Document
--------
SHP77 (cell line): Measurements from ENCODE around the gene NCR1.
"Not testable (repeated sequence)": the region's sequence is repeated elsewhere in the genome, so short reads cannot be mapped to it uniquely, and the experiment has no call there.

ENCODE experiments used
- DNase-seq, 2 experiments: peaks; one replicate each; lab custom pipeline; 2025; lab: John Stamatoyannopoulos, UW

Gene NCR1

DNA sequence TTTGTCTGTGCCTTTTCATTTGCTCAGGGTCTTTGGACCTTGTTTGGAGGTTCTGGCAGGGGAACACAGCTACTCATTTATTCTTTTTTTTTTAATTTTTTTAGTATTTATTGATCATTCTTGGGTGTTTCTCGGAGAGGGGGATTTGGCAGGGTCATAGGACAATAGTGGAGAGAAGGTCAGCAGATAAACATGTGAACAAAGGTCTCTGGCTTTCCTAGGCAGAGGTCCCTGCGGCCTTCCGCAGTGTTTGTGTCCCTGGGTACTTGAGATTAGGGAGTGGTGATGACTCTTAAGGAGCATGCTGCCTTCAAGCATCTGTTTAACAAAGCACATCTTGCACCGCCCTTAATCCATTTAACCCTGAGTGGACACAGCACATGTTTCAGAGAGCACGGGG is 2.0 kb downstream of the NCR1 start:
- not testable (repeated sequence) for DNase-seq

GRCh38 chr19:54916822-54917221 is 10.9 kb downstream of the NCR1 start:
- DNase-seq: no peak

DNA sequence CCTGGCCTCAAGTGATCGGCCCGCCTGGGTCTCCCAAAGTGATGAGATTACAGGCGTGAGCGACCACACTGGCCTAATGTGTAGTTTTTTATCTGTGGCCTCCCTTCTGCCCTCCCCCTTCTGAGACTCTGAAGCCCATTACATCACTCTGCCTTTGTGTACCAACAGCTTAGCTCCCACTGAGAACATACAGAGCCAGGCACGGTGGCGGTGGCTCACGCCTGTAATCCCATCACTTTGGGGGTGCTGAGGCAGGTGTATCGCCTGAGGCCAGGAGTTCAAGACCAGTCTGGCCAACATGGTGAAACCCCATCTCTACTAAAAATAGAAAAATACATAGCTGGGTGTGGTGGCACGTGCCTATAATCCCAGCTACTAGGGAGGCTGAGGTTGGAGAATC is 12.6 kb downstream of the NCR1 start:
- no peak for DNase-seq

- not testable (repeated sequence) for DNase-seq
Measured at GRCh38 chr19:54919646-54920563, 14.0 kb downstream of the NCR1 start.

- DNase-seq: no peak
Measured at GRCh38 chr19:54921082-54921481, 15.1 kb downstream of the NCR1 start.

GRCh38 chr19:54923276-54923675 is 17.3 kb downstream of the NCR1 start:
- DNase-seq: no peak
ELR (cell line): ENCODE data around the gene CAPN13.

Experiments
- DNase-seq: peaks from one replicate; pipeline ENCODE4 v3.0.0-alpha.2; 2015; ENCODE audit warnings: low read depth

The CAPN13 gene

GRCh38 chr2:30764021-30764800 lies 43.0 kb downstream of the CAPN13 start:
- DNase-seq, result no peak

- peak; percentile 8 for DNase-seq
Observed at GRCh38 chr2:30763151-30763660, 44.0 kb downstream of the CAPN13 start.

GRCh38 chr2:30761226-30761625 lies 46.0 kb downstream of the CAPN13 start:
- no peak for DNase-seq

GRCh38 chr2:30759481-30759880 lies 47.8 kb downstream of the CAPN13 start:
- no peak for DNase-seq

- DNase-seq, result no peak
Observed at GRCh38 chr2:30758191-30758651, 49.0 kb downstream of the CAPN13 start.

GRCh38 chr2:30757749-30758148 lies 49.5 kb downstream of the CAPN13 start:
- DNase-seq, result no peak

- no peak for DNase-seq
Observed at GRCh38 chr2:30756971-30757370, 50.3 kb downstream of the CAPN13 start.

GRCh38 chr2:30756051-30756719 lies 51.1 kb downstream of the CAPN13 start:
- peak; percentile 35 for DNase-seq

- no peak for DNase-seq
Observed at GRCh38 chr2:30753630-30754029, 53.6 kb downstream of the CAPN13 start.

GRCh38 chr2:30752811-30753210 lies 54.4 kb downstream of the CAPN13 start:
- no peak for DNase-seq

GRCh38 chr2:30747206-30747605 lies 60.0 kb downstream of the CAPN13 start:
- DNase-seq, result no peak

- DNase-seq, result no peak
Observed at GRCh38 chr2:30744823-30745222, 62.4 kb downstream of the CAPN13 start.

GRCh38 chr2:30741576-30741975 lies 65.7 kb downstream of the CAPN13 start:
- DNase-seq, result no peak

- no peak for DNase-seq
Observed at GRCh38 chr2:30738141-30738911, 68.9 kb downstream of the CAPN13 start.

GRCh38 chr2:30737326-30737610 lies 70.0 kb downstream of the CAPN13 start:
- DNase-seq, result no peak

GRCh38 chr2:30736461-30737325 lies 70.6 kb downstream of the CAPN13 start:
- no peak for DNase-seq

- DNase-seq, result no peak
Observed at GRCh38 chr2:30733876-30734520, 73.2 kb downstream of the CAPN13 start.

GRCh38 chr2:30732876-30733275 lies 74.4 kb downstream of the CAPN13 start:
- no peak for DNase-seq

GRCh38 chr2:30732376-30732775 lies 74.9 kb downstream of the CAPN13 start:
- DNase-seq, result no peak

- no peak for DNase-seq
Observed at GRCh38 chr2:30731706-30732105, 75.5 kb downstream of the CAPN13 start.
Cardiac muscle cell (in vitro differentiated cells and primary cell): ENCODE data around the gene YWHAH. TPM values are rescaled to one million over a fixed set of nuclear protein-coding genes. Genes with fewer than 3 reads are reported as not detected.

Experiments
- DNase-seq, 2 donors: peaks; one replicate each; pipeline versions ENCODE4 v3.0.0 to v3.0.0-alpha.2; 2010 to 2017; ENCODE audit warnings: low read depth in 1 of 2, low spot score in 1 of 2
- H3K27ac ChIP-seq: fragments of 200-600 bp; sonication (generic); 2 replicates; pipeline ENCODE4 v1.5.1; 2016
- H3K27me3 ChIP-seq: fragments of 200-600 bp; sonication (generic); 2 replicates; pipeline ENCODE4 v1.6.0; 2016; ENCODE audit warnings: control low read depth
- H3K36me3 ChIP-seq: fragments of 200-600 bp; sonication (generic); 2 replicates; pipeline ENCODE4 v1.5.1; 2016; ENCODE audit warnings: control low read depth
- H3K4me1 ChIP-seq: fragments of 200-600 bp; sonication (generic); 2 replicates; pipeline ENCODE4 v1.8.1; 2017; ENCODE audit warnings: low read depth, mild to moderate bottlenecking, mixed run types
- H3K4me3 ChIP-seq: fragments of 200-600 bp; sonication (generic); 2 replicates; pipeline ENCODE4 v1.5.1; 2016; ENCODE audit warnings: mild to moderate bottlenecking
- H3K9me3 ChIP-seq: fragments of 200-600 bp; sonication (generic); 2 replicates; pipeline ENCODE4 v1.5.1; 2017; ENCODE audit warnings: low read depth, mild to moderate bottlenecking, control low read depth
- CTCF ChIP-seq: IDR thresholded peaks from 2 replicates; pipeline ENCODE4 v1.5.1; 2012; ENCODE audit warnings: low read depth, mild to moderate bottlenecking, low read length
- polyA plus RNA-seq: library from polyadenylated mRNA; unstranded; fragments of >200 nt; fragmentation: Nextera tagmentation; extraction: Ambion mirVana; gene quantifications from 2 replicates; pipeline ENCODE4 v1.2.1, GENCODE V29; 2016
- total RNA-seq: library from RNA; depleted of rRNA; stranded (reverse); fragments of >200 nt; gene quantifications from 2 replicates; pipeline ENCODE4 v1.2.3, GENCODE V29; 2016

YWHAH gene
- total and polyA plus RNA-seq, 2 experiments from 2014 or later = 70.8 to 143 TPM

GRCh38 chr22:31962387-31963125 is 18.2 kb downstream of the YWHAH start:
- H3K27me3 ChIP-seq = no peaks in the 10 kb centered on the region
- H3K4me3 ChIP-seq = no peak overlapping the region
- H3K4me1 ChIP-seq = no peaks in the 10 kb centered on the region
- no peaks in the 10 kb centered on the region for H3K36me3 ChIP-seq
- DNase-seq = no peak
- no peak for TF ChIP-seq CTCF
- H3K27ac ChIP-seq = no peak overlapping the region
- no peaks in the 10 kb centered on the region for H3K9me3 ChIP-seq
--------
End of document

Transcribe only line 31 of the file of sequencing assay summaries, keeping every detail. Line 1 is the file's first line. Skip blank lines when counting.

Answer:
Observed at GRCh38 chr2:30758191-30758651, 49.0 kb downstream of the CAPN13 start.